Government Talks of Suing Google in Antitrust Lawsuit
Federal regulators with the Federal Trade Commission (FTC) are moving closer to a possible antitrust lawsuit against Internet titan Google Inc., according to Reuters.
Widespread news articles are reporting that the lawsuit, which if filed will come next month or early December, alleges that Google uses its dominant search engine to suppress competitor sites in order to boost their own products.
The investigation into possible anti-competition practices is considered among the most significant of its kind in many years. Investigations by the U.S. government into Google’s Internet power have been underway for some time, but regulators are now taking a serious stance, recommending that a lawsuit be filed, with pressure from Google rivals.
Reuters reports that four of five FTC commissioners agree Google may be stifling competitors. Some believe government interference to this degree could be harmful to the overall freedom of the Internet marketing landscape and that Google did not arrive at its dominant position through antitrust means. Others believe Google has actively gained a competitive edge of search results for areas like travel, media and jobs through posting Google-related results first and moving other sites further down.
A More In-depth Look into Antitrust Laws
While individual states have antitrust laws, there are three main federal acts that govern anti-competition. They include:
- The Sherman Act: prohibits such unreasonable trade restraints as price fixing, market division and rig bids. This act seeks to stop willful intention to monopolize.
- The Clayton Act: among other endeavors, this act governs mergers and acquisitions, and "interlocking directorates", which is when one person works with competing companies.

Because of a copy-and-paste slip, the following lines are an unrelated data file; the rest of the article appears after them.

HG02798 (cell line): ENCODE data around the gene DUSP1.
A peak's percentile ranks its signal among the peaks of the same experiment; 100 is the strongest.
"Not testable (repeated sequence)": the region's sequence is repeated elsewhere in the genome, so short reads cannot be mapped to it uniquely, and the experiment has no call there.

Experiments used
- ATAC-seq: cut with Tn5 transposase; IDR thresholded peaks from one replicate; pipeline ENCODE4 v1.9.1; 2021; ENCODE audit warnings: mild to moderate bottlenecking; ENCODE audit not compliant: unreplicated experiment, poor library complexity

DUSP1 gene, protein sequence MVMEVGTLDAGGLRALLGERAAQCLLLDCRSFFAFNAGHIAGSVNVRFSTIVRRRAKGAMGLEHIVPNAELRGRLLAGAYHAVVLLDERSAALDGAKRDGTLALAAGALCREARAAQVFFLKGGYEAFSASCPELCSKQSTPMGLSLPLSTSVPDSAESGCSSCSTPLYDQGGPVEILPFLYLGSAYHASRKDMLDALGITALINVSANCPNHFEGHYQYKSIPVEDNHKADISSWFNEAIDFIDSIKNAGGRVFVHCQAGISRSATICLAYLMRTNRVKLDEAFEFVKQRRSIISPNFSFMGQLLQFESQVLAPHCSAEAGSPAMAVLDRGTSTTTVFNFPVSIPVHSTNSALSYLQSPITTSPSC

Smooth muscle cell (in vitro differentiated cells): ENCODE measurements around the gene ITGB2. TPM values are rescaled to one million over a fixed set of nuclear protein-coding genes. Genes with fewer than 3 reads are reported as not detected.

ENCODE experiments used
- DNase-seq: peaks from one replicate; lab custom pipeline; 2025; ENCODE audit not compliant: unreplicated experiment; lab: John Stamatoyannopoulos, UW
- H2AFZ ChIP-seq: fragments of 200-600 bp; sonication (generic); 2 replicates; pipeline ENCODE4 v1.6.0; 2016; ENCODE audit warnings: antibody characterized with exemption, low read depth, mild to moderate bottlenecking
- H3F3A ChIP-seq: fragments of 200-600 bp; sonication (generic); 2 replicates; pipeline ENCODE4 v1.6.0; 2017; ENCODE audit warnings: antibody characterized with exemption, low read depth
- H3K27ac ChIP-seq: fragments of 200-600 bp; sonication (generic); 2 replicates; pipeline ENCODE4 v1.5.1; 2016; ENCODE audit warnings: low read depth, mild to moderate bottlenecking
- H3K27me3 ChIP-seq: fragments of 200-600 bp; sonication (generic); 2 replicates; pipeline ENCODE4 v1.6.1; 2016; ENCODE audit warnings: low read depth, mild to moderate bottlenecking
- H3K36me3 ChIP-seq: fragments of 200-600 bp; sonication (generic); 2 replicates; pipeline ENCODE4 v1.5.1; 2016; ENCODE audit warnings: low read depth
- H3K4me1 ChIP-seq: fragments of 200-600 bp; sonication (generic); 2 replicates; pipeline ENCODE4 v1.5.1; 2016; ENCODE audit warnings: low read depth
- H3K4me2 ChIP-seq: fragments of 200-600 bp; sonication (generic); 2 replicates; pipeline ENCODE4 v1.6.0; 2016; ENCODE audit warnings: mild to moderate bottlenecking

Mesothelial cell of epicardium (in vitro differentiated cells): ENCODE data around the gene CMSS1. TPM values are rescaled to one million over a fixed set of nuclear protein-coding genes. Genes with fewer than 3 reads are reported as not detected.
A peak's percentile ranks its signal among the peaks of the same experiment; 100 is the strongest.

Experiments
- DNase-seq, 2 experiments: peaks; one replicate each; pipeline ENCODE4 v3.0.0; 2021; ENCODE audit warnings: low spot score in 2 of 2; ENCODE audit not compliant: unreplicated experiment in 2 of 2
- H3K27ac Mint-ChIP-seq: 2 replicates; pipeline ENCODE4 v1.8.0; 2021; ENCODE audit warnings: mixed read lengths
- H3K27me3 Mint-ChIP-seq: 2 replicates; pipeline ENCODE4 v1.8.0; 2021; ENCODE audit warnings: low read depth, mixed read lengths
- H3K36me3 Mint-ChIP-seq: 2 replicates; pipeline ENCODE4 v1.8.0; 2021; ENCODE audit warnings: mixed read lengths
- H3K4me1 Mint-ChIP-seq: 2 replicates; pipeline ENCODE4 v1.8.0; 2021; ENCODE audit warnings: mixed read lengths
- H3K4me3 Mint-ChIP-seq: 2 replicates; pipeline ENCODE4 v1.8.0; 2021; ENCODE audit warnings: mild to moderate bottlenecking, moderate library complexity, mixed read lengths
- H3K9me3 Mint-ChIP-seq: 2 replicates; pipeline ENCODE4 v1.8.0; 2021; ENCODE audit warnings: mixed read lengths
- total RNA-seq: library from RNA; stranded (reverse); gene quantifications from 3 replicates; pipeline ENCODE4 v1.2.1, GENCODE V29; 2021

- Federal Trade Commission Act: violation claims of this act can only be brought by the FTC; elements are basically the same as those of the Sherman Act (and allows the FTC to bring suit without envoking the Sherman Act). Click here for more on the Federal Trade Commission Act.
These antitrust laws are in place to prohibit unfair business practices and ensure monopolies don't exist for any given industry. But it's important to note that it's not illegal to have a monopoly; it is only a violation of government law to become a monopoly through anti-competition means. This would be a major element of a Google antitrust lawsuit. Federal regulators would have to show that Google employed some sort of misconduct in their strategy to achieve their search engine dominance in order to prevail.
A court will consider whether a violation of the Sherman Act is a per se violation or a rule of reason violation. A per se violation is one that requires no investigation into the effect of the antitrust practice; it is clear that the violation caused anti-competition and a civil action would only require proof that the violation took place. Rule of reason, on the other hand, is not so clear-cut, but will require proof that a combination of actions (with an overall look at the industry) has led and will lead to future consequences for fair competition in that industry. In Google's case, the FTC will have to prove a rule of reason violation as the issue of suppressing Internet competition is not definite, and not per se.
In addition, because proving a rule of reason violation requires a look at the bigger picture, prosecutors may have a difficult time proving that in looking at the overall world of online advertising, Google has the significant advantage they are claiming. In other words, there are many other avenues for successful advertising online, and perhaps Google does have a monopoly over their search results, but competitors have other options. Some would even argue that Google is merely setting the stage for more innovation through competition and that this is not grounds for a lawsuit, but a fundamental element of the marketplace.
But without all the facts of a pending lawsuit, or whether it will be filed at all, it is hard to say one way or the other. We can say, however, that the issue has sparked some interesting legal debate and has the capacity to shape Internet antitrust laws for years to come.